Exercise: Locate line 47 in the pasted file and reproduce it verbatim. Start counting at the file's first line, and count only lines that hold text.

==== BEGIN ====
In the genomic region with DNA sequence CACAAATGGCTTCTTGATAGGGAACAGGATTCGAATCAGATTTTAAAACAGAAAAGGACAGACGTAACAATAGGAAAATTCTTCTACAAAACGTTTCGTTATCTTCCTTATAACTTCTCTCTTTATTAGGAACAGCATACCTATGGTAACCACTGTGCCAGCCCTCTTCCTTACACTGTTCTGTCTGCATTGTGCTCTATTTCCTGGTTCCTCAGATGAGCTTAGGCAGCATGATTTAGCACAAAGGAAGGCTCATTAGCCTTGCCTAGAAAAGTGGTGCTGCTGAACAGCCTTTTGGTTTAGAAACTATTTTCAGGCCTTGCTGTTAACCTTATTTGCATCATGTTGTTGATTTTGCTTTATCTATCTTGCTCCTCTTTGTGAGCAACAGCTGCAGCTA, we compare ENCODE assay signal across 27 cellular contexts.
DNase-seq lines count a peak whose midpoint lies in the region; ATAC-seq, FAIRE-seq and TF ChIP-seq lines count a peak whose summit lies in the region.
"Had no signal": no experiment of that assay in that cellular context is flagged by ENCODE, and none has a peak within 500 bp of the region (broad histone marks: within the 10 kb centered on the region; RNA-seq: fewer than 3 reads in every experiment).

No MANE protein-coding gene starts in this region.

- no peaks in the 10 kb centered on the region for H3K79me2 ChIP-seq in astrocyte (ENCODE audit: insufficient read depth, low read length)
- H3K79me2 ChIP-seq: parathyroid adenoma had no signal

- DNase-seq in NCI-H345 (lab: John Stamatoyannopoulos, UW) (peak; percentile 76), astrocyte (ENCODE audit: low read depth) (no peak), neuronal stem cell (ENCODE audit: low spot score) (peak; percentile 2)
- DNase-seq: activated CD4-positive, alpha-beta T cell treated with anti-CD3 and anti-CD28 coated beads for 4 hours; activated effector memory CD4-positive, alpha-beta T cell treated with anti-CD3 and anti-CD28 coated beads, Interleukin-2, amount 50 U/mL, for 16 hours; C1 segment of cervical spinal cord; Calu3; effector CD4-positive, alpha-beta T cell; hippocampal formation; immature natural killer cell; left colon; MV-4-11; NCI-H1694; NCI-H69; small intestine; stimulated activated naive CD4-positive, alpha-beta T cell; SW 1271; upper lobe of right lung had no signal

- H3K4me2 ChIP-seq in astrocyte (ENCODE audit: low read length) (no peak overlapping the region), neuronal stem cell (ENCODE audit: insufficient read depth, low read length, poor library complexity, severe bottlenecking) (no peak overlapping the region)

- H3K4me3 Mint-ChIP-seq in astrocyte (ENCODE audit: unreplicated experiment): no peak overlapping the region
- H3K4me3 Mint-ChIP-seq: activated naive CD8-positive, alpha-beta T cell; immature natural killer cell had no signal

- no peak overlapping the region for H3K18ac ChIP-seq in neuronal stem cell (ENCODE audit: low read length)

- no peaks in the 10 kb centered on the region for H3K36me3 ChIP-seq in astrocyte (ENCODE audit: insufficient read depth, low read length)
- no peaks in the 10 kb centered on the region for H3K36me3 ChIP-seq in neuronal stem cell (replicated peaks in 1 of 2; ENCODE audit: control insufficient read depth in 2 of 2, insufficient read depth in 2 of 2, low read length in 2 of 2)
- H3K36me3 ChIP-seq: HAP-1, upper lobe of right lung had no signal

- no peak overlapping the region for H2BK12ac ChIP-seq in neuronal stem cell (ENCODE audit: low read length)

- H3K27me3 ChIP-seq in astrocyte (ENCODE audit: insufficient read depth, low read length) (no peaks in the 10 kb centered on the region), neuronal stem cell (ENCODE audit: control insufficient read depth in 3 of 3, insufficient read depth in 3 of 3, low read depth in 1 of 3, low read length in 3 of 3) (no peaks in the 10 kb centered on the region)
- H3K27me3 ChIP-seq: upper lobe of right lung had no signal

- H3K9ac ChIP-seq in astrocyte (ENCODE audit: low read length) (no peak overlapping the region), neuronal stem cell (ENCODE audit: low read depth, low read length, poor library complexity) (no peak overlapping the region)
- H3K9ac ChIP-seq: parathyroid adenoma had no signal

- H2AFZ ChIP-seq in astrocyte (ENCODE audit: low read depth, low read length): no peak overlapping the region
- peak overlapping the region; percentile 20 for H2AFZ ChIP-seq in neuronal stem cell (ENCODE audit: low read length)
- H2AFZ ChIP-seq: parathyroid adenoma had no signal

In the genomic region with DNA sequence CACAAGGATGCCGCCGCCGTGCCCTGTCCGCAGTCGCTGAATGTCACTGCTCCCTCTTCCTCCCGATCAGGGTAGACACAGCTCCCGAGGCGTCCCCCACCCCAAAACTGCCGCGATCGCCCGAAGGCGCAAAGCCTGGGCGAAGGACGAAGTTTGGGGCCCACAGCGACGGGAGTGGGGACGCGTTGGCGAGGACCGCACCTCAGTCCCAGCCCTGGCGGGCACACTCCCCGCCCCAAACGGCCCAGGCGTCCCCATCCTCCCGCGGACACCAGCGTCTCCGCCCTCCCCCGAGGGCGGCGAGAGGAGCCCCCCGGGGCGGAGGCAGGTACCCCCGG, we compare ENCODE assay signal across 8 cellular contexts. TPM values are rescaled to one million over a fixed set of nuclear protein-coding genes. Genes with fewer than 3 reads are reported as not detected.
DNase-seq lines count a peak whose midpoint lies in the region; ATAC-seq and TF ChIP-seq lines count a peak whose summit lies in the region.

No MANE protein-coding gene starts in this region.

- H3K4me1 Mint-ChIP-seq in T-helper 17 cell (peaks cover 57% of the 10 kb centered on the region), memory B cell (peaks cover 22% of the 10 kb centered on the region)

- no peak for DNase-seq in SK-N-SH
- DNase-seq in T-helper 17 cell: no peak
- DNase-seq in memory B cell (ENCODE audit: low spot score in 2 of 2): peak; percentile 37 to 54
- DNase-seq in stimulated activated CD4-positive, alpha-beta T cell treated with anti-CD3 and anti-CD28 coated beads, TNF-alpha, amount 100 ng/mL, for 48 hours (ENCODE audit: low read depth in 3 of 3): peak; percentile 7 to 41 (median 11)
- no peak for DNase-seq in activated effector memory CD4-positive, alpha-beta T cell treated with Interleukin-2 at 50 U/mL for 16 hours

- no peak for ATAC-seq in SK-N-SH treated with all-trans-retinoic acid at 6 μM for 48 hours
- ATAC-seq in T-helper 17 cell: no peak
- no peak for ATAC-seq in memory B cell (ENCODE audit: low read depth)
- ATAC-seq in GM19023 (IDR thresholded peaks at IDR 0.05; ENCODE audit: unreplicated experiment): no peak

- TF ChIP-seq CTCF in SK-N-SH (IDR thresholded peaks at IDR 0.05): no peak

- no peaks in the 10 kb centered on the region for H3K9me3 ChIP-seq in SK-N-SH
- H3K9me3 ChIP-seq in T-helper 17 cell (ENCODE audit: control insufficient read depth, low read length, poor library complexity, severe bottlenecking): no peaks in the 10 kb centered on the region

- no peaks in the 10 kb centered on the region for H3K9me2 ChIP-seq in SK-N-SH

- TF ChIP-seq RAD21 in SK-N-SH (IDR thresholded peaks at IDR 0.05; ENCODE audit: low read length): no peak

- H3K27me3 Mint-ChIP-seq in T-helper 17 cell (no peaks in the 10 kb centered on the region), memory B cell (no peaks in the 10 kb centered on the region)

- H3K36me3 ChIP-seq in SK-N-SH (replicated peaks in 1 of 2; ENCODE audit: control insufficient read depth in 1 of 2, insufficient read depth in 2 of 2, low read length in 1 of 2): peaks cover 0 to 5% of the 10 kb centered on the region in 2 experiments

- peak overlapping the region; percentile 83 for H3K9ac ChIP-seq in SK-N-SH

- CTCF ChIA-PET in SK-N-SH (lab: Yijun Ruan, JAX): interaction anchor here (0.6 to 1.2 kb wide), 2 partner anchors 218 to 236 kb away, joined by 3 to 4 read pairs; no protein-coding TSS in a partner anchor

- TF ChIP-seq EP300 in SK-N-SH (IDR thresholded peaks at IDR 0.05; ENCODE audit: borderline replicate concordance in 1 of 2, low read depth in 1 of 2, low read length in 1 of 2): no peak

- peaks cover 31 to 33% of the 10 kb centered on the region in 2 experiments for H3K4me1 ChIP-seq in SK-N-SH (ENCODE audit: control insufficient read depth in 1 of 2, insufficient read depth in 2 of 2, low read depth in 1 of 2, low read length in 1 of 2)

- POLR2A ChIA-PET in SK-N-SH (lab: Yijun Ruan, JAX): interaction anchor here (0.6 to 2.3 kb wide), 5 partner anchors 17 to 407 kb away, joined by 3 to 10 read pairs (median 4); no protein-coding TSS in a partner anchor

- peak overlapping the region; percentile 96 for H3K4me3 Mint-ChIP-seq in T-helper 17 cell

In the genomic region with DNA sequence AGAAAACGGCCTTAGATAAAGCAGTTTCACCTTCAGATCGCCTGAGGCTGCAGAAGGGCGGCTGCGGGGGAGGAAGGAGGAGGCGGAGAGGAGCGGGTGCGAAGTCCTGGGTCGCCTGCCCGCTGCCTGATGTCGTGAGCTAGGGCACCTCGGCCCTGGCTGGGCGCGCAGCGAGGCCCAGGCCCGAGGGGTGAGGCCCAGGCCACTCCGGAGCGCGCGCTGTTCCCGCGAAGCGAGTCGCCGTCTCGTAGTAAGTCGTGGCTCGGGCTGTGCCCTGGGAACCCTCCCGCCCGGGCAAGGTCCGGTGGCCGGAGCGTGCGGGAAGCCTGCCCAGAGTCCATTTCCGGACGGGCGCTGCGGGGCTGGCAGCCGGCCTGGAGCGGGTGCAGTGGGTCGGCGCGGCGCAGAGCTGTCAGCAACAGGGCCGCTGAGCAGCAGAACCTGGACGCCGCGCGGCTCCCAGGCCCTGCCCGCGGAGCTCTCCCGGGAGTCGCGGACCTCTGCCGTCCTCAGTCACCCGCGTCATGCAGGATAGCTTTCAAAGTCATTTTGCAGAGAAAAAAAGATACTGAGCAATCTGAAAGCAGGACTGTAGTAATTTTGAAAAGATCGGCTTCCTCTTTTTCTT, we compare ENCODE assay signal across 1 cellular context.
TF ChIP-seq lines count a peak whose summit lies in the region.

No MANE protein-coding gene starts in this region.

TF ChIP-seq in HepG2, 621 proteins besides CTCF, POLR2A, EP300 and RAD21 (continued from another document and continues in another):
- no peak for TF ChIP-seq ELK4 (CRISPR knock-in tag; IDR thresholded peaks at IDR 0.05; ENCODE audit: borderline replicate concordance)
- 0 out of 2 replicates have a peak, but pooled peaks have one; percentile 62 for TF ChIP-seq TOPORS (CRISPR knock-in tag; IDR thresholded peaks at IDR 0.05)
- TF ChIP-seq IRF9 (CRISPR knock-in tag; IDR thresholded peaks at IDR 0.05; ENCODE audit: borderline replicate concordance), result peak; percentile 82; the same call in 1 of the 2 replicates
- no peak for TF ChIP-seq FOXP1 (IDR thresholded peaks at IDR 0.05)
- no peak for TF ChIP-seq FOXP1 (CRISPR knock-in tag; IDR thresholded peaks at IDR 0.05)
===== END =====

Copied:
- peaks cover 31 to 33% of the 10 kb centered on the region in 2 experiments for H3K4me1 ChIP-seq in SK-N-SH (ENCODE audit: control insufficient read depth in 1 of 2, insufficient read depth in 2 of 2, low read depth in 1 of 2, low read length in 1 of 2)